A rash occurs due to a reaction of the skin and is caused by different things including drug reactions, infections, and allergy. Moreover, rashes that develop in children are harmless and resolve on their own. However, there are rashes, which are potentially dangerous. Most rashes caused by viral infections may not harm a child and will most likely go away over time without the need for treatment. It is important that parents be familiar with these rashes.
It may be difficult to know the exact diagnosis of a rash because many of them look the same. To examine a few of these rashes, bacterial rashes are caused by infections of bacteria. Any kind of rash in a child should be taken serious and perhaps a visit to a doctor is needed in order to diagnose the cause of the skin rash.
Impetigo is a common rash in children and it is caused by a superficial infection of the skin from staphylococcal or streptococcal bacteria. Although this rash is mostly found in areas around the mouth and nose, it may also affect any part of the body. It mainly manifests in the warmer months and can occur as a secondary infection in a child’s skin, which has been damaged after an insect bite, abrasion, eczema condition or poison ivy.
Impetigo begins with small blisters that are superficial. The blisters rapture and leave red open patches on the skin which later form a honey-colored crust over the rash. This rash is highly contagious and a child may spread the infection to other body parts through scratching. Similarly, the rash may be spread to other persons through skin contact.
A child with this rash experiences itching. This condition is rarely serious and can be treated and cured. Treatment is done with use of topical or oral antibiotics. Other bacterial rashes are such as scarlet fever, which is simply strep throat.
Viral rashes include chickenpox or varicella-zoster and measles. Chickenpox is very contagious but it is not harmful to most children. Symptoms of this condition may last for only two weeks but can make the child to be uncomfortable. Although this condition is rarely threatening to most children, in people with weak immune system such as newly born babies, it may be a serious condition.
The earliest symptoms of chickenpox are sore throat, feeling tired, and fever and these signs are followed by intensely itchy rash that begins on the head and torso and spreads to arms and legs lasting for about 7 to 10 days. The rash forms blisters that rapture and form crusty scab. Children with this condition develop new outbreaks of lesions as the older lesions resolve and heal.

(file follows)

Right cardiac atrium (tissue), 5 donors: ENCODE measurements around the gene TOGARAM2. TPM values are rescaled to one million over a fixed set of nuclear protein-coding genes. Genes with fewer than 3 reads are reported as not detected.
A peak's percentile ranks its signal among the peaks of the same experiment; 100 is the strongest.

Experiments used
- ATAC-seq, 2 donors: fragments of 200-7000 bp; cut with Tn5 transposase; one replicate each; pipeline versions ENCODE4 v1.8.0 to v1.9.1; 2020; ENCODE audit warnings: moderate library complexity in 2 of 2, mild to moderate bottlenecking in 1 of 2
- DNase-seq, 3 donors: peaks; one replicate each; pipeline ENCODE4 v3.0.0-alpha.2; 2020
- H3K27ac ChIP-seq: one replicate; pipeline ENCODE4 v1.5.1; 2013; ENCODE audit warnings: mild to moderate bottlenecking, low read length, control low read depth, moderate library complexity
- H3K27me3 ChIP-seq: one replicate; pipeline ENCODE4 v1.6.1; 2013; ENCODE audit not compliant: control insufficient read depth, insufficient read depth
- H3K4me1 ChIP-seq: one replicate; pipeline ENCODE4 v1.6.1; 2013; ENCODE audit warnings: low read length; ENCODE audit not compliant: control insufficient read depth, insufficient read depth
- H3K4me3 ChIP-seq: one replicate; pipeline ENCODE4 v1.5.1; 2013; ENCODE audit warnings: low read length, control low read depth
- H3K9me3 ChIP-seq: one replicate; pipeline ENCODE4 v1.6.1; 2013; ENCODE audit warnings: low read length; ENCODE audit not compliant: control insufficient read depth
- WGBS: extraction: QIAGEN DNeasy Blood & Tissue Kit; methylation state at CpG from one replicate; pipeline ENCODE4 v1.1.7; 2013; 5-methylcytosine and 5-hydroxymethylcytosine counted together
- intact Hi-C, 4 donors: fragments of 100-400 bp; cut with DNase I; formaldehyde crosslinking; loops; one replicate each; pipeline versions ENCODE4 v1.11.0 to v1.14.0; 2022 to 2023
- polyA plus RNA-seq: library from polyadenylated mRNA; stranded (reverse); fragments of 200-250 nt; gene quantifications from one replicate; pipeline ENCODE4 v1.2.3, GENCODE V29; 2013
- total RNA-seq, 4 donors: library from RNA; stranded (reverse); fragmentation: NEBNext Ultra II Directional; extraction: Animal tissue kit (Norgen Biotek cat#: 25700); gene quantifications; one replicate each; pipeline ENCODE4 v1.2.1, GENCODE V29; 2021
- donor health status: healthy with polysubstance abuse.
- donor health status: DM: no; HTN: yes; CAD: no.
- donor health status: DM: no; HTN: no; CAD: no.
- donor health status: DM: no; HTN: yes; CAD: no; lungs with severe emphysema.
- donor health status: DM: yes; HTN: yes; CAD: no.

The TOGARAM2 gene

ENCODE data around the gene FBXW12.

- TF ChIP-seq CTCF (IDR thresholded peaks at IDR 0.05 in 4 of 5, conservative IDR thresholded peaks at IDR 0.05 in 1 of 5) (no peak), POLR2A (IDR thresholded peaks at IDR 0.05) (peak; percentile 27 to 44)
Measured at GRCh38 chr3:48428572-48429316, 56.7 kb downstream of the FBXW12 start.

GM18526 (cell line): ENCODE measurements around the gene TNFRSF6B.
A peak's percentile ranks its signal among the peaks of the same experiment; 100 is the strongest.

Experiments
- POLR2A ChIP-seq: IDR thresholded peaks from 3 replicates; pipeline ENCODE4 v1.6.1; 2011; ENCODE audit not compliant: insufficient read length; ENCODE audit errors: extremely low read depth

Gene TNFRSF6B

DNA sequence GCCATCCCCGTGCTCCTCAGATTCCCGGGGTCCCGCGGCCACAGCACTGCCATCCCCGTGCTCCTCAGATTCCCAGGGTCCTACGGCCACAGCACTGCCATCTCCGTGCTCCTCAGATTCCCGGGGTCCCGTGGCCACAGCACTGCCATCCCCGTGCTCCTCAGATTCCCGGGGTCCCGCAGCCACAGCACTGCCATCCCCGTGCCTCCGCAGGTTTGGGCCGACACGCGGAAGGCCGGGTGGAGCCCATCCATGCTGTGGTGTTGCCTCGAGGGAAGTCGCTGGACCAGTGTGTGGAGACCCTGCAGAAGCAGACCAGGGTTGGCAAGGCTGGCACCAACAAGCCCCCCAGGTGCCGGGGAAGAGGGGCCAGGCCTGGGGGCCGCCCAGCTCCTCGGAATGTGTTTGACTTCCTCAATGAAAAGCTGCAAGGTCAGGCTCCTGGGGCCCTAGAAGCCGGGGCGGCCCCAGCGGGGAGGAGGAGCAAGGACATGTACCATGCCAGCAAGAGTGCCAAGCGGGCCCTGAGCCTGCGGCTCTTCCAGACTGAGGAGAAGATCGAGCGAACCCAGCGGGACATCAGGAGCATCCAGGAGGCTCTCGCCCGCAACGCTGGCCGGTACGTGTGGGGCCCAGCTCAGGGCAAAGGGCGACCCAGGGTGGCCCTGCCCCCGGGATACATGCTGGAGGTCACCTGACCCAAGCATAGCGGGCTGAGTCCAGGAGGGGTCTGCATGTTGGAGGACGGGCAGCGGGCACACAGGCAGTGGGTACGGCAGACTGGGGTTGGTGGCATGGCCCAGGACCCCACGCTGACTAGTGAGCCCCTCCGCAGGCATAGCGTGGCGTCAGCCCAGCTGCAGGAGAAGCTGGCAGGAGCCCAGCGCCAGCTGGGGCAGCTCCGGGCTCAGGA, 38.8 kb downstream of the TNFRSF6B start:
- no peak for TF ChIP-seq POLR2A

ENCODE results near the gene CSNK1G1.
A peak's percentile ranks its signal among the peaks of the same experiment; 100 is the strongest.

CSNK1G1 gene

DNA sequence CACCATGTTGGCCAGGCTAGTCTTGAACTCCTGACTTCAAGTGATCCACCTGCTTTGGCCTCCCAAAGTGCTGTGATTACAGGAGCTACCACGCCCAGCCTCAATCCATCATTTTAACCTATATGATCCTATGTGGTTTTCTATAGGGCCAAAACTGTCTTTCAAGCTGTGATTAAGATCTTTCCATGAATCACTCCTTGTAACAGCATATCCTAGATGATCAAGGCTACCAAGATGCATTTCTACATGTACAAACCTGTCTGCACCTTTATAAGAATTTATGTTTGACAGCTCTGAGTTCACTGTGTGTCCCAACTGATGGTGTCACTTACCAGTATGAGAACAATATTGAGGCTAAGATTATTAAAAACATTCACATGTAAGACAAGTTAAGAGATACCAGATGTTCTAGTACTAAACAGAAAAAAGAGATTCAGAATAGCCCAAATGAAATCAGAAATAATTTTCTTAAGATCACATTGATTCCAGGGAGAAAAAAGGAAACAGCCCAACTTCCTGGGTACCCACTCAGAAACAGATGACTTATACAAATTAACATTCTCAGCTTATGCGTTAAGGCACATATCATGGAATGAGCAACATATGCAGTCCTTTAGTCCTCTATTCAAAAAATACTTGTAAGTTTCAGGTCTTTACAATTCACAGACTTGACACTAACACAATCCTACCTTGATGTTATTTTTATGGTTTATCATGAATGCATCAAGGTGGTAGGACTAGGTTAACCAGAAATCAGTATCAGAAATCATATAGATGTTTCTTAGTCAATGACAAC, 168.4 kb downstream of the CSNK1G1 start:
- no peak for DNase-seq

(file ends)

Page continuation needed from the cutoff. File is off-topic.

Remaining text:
There is no cure for chickenpox when it has already begun however; there is vaccination that can prevent the disease from developing. The virus spreads through oral and nasal secretions but the rash is also contagious and may be spread on contact with a child suffering the condition. A child with chickenpox should never be given aspirin because a deadly disease known as Reye syndrome is associated with taking aspirin when a child suffers from chickenpox. If a child contracts chickenpox, treatment may be prescribed to help reduce itching.
Measles, which is another viral rash, is caused by paramyxovirus. Although there is a safe and effective vaccine to preventing measles, those who are not fully vaccinated may suffer outbreaks of the condition. This is also a highly contagious virus rash and initial symptoms appear about 10 to 12 days after the exposure to the virus. The first signs include a nasal congestion accompanied by a cough and redness of the eyes without discharge.
On the first days, there is moderate fever but on the third or fourth day, a high fever develops and brown rash occurs on the face, behind the ears, and the hairline. The rash spreads to other parts of the body like the thighs and feet and fades away in the same pattern after about a week. Once the disease has begun, there is no medication to treat it. Although children who suffer the condition appear ill and miserable, the condition gets better and resolves without causing lasting ill effects.
To prevent your children from getting measles, you need to make sure that they receive the recommended vaccines. A rash may also be caused by irritants such as a diaper rash from urine, stool, and baby wipes. Children can develop rashes from use of detergents and softeners. When a child is allergic to certain types of medication, a skin rash may occur as a symptom after taking medications such as antibiotics, which are known to be common drugs that cause a rash. Moreover, food dyes, metals, and insect bites are also known to cause rashes in children and adults. Stress and extreme worry can trigger rashes or hives.
Rashes in Children – Pictures